Apr 232013
 

With a defiant ‘no one likes us, we don’t care’ attitude, Stoke City have played the role of villain with great relish since returning to the top flight. But, it feels like a long time ago that defending a Rory Delap throw-in was talked up as a rite of passage for aspiring centre- backs and rookie goal keepers.

If they go down this year, it’s not stretching things to say Stoke won’t be missed by many. I was not automatically anti-Stoke simply because their default tactic is to lump it. I like the fact that Stoke are outsiders, and a name from ‘old football’ – by that I mean Stanley Matthews played for them – I have no idea if they were any good. I also remember Watford playing Stoke back in the early 90’s, and in those days they were one of the few clubs that brought a proper away following with them. They made plenty of noise back then, too. I haven’t been to the Britannia Stadium, but many have commented on the impressive decibels kicked out by the home fans, making it practically the only new build stadium to have retained an atmosphere from what it replaced.

I’m not sure what they’re cheering now, though, because this season Stoke have been relentlessly dire, epitomised by a moment of play during their recent game with Manchester United that I shall now describe: Ryan Shawcross was moving towards a loose ball. He had time and space to find a team mate, but having carefully assessed his options, proceeded to lump it skyward, using enough physical force to kick through four inches of solid steel. As the players waited for the Earth’s gravitational pull to draw the ball back towards the pitch, one of Stoke’s forwards engaged in a no holds barred WWF style grapple with his marker. Somehow, the Stoke player managed to gain a free kick. The free kick came to nothing.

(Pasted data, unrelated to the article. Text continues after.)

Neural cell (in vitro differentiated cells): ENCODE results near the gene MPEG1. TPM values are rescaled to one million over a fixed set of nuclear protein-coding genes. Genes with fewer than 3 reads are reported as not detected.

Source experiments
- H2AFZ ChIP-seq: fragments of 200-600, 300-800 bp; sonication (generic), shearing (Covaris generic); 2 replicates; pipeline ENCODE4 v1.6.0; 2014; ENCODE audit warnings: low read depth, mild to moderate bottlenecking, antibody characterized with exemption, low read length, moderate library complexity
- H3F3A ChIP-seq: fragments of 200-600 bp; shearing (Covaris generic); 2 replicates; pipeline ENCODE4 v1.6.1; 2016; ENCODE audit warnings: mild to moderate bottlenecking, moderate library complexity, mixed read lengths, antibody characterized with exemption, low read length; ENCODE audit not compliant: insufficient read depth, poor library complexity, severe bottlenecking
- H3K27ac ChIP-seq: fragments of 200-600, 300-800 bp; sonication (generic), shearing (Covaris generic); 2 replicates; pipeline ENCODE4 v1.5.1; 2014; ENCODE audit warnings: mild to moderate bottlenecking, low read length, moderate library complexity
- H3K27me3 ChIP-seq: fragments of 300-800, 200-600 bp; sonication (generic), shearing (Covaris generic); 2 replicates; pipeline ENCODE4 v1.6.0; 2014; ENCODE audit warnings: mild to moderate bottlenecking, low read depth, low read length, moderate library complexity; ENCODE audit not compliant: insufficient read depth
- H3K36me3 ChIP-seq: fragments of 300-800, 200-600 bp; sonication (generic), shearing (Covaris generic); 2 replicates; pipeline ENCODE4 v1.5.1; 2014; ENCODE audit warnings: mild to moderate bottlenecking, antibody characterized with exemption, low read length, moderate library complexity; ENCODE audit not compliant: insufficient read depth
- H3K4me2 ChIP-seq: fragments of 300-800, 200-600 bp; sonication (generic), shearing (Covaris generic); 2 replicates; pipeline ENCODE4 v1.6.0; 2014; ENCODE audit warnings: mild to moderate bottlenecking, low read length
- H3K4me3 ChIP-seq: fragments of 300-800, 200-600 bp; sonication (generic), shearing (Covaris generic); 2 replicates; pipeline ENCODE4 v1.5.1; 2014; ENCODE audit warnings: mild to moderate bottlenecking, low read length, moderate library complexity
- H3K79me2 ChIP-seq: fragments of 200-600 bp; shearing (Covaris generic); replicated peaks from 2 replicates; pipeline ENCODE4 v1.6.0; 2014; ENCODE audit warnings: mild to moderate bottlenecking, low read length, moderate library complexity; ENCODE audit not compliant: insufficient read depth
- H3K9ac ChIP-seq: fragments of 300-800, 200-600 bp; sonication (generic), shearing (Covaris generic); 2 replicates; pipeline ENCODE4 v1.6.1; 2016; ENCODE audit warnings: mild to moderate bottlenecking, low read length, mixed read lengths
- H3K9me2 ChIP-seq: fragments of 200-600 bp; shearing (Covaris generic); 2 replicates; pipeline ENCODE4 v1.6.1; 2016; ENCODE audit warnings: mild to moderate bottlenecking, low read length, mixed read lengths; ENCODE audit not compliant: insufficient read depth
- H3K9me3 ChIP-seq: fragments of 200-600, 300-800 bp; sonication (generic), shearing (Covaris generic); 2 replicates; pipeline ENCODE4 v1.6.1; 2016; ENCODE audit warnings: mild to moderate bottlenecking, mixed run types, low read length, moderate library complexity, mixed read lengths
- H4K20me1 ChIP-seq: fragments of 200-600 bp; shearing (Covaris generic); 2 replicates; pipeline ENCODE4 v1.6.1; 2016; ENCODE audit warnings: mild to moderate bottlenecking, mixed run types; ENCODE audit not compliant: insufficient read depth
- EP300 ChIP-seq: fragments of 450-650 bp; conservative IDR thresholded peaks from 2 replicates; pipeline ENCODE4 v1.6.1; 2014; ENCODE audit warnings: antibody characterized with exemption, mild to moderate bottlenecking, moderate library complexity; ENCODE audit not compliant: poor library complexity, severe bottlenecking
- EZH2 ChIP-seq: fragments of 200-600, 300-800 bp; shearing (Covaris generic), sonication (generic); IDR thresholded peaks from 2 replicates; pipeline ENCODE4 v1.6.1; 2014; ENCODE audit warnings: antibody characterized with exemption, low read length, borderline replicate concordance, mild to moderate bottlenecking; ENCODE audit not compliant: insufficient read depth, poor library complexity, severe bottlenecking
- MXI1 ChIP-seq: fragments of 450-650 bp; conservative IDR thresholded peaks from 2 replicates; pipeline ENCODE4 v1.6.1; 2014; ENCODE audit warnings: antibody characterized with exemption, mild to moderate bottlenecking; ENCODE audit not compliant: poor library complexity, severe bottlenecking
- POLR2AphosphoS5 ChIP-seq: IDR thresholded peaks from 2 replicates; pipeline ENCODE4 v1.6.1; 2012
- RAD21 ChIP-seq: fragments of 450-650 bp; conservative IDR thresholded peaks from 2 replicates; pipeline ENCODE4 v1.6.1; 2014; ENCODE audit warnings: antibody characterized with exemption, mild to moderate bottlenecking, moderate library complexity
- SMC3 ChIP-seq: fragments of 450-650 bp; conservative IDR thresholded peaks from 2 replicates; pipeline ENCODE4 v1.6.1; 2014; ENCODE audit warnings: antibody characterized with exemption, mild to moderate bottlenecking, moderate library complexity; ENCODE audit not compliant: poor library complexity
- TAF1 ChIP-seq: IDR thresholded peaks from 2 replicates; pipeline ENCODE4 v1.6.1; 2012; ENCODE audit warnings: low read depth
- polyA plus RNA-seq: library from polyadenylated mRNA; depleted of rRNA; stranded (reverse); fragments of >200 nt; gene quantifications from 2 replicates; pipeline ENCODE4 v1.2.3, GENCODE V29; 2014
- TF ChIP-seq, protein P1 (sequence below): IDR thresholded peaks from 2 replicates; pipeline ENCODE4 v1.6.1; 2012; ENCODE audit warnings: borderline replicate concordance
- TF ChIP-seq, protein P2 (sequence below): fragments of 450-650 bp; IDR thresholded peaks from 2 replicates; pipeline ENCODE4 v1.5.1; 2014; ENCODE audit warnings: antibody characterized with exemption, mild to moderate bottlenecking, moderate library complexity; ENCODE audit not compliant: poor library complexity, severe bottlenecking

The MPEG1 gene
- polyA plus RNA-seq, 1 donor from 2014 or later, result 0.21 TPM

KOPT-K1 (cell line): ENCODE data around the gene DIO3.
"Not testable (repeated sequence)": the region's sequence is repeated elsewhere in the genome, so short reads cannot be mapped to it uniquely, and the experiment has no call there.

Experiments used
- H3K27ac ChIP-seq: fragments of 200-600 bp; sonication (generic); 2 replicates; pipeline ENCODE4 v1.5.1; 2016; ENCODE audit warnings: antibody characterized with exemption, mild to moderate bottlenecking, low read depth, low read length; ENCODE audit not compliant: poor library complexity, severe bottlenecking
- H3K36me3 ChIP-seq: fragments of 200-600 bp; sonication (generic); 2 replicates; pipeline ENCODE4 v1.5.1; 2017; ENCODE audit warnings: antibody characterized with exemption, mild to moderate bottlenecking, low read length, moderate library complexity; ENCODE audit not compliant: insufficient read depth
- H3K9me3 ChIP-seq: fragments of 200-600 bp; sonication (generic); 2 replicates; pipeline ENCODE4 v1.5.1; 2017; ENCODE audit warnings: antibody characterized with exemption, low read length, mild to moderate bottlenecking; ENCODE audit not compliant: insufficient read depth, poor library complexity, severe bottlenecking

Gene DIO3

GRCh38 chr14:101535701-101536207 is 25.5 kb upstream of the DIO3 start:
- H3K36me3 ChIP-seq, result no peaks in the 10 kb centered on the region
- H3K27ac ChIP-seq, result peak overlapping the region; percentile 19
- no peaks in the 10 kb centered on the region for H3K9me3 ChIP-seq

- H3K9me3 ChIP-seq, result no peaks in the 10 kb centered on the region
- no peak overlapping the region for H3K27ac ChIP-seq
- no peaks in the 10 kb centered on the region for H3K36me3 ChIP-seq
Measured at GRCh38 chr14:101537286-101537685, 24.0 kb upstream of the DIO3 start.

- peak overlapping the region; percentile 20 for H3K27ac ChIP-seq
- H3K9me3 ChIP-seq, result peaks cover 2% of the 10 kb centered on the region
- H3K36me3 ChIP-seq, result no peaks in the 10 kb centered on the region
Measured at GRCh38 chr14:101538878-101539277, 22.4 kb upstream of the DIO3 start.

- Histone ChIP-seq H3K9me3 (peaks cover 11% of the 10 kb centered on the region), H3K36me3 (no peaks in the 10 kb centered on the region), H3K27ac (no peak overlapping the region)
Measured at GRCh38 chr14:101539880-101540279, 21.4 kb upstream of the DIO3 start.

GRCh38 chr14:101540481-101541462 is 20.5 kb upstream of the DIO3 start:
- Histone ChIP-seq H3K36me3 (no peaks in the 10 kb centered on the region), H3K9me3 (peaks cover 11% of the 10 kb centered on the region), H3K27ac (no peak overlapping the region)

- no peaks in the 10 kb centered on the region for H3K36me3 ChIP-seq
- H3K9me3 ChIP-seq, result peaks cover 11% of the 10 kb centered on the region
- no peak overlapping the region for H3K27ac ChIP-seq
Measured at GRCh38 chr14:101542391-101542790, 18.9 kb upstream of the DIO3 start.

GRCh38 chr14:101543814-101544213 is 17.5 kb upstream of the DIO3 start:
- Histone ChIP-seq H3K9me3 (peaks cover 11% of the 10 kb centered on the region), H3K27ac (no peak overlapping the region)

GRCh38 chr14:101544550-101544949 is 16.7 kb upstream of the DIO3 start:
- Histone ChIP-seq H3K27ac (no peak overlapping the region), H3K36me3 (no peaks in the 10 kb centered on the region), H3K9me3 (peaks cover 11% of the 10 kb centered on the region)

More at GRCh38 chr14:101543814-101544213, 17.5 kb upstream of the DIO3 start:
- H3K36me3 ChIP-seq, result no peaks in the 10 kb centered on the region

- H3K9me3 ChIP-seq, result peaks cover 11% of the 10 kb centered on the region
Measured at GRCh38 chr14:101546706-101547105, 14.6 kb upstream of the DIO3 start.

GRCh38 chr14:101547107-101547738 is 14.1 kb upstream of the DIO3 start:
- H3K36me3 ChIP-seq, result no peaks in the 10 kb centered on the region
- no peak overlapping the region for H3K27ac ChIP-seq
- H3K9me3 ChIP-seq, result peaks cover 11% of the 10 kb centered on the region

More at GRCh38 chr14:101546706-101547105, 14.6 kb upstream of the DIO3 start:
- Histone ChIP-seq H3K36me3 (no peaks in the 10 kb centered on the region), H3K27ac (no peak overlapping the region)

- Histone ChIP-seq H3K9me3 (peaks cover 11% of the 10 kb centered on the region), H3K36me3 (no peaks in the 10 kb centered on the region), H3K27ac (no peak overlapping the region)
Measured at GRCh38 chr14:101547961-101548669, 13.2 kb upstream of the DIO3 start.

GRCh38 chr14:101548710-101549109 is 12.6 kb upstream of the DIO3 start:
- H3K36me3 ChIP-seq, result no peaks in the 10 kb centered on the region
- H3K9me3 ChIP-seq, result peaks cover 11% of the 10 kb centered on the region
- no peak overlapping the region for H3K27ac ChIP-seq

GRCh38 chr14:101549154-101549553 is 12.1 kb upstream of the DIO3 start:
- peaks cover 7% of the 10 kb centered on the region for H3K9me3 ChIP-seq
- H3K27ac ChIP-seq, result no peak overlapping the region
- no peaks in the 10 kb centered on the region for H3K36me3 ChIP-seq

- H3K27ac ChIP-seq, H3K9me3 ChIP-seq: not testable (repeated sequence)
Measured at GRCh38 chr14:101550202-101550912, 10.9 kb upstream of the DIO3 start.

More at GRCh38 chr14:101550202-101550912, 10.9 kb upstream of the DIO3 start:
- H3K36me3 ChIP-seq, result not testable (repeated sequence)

This was one of Stoke’s attacking highlights featured on Match of the Day. This is what present day Stoke bring to the table. Needless to say, the table makes depressing viewing, both metaphorically and literally. Another example of their struggles this season occurred during a televised match at Everton. Goodison Park is not the quietest stadium in the league, so the fact that Tony Pulis was clearly audible above the crowd was impressive. Unfortunately for Pulis, it meant viewers could hear the full extent of his in-game instruction, which involved the bellowing basic commands like a frustrated granddad trying to play FIFA for the first time – “Turn! Turn!” he shouted at Jonathan Walters. Ah, Jonathan Walters. You might hate Stoke, but it’s hard to hate Walters. Last season he relegated Bolton by forcing the ball into the net via a collision with their goal keeper. It was a goal straight from the Matthews era – but not in a good way.

Walters also took one of the best penalties I’ve ever seen against QPR. It was disallowed for encroachment, but it was hit so hard that had Rob Green put his hand in the way I’m convinced it would have ripped his entire arm clean out of its socket. It was a classic Stoke goal – and by that I mean it was brutal. But, they don’t do that enough anymore. A group of Norse warriors known as the Beserkers used to work themselves into a rage before battle (hence the term). I’m pretty sure this is what Pulis’ original tactics were based on. Mamady Sidebe was never a Premier League striker, and even Pulis probably knew that, but by god did he scare the shit out of defences.